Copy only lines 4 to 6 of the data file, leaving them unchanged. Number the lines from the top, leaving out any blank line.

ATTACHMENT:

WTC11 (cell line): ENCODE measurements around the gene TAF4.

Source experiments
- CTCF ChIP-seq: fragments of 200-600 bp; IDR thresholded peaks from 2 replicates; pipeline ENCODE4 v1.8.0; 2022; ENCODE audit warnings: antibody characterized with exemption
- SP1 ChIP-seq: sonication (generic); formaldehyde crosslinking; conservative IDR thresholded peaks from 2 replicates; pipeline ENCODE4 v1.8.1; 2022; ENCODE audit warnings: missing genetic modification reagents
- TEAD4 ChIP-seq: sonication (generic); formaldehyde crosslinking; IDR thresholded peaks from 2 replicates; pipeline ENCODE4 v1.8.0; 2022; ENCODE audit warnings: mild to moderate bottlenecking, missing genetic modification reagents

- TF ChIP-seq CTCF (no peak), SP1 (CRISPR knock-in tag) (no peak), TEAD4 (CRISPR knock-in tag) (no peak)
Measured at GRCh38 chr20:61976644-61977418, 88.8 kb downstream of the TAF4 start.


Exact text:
- SP1 ChIP-seq: sonication (generic); formaldehyde crosslinking; conservative IDR thresholded peaks from 2 replicates; pipeline ENCODE4 v1.8.1; 2022; ENCODE audit warnings: missing genetic modification reagents
- TEAD4 ChIP-seq: sonication (generic); formaldehyde crosslinking; IDR thresholded peaks from 2 replicates; pipeline ENCODE4 v1.8.0; 2022; ENCODE audit warnings: mild to moderate bottlenecking, missing genetic modification reagents

- TF ChIP-seq CTCF (no peak), SP1 (CRISPR knock-in tag) (no peak), TEAD4 (CRISPR knock-in tag) (no peak)